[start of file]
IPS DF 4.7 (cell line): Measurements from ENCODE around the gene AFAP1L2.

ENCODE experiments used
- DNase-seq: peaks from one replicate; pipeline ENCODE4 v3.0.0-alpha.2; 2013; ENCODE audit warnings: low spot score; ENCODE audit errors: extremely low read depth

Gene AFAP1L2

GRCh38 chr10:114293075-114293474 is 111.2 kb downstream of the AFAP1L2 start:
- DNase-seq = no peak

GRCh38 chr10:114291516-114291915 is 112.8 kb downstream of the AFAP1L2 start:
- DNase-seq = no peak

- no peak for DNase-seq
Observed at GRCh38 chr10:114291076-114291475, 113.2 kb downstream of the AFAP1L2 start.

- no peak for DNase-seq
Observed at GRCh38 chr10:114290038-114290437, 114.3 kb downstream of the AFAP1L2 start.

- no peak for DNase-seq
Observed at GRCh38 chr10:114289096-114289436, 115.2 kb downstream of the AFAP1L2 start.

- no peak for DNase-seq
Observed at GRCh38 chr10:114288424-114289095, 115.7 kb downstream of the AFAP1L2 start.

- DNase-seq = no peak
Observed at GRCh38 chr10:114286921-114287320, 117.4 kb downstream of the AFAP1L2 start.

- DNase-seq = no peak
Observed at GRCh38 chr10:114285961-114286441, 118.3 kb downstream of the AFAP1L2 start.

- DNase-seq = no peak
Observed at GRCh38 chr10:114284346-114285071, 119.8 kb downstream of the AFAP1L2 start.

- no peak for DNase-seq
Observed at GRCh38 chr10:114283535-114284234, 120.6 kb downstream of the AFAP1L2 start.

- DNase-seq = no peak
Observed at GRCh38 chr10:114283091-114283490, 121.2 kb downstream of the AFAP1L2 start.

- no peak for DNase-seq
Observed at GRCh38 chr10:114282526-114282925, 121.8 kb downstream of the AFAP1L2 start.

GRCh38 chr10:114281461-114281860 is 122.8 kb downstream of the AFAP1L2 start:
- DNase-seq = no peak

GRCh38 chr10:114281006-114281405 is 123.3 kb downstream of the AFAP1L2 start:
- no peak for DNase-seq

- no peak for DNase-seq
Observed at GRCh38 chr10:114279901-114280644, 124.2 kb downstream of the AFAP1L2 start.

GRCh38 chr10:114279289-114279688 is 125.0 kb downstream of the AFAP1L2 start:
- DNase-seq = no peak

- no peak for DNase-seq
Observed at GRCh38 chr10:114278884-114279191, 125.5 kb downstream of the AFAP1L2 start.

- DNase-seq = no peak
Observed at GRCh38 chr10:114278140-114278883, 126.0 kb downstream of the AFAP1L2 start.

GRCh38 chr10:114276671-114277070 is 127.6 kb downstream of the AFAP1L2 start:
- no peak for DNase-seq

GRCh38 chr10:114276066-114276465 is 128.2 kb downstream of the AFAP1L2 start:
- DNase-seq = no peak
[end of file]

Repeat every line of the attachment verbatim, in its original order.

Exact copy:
IPS DF 4.7 (cell line): Measurements from ENCODE around the gene AFAP1L2.

ENCODE experiments used
- DNase-seq: peaks from one replicate; pipeline ENCODE4 v3.0.0-alpha.2; 2013; ENCODE audit warnings: low spot score; ENCODE audit errors: extremely low read depth

Gene AFAP1L2

GRCh38 chr10:114293075-114293474 is 111.2 kb downstream of the AFAP1L2 start:
- DNase-seq = no peak

GRCh38 chr10:114291516-114291915 is 112.8 kb downstream of the AFAP1L2 start:
- DNase-seq = no peak

- no peak for DNase-seq
Observed at GRCh38 chr10:114291076-114291475, 113.2 kb downstream of the AFAP1L2 start.

- no peak for DNase-seq
Observed at GRCh38 chr10:114290038-114290437, 114.3 kb downstream of the AFAP1L2 start.

- no peak for DNase-seq
Observed at GRCh38 chr10:114289096-114289436, 115.2 kb downstream of the AFAP1L2 start.

- no peak for DNase-seq
Observed at GRCh38 chr10:114288424-114289095, 115.7 kb downstream of the AFAP1L2 start.

- DNase-seq = no peak
Observed at GRCh38 chr10:114286921-114287320, 117.4 kb downstream of the AFAP1L2 start.

- DNase-seq = no peak
Observed at GRCh38 chr10:114285961-114286441, 118.3 kb downstream of the AFAP1L2 start.

- DNase-seq = no peak
Observed at GRCh38 chr10:114284346-114285071, 119.8 kb downstream of the AFAP1L2 start.

- no peak for DNase-seq
Observed at GRCh38 chr10:114283535-114284234, 120.6 kb downstream of the AFAP1L2 start.

- DNase-seq = no peak
Observed at GRCh38 chr10:114283091-114283490, 121.2 kb downstream of the AFAP1L2 start.

- no peak for DNase-seq
Observed at GRCh38 chr10:114282526-114282925, 121.8 kb downstream of the AFAP1L2 start.

GRCh38 chr10:114281461-114281860 is 122.8 kb downstream of the AFAP1L2 start:
- DNase-seq = no peak

GRCh38 chr10:114281006-114281405 is 123.3 kb downstream of the AFAP1L2 start:
- no peak for DNase-seq

- no peak for DNase-seq
Observed at GRCh38 chr10:114279901-114280644, 124.2 kb downstream of the AFAP1L2 start.

GRCh38 chr10:114279289-114279688 is 125.0 kb downstream of the AFAP1L2 start:
- DNase-seq = no peak

- no peak for DNase-seq
Observed at GRCh38 chr10:114278884-114279191, 125.5 kb downstream of the AFAP1L2 start.

- DNase-seq = no peak
Observed at GRCh38 chr10:114278140-114278883, 126.0 kb downstream of the AFAP1L2 start.

GRCh38 chr10:114276671-114277070 is 127.6 kb downstream of the AFAP1L2 start:
- no peak for DNase-seq

GRCh38 chr10:114276066-114276465 is 128.2 kb downstream of the AFAP1L2 start:
- DNase-seq = no peak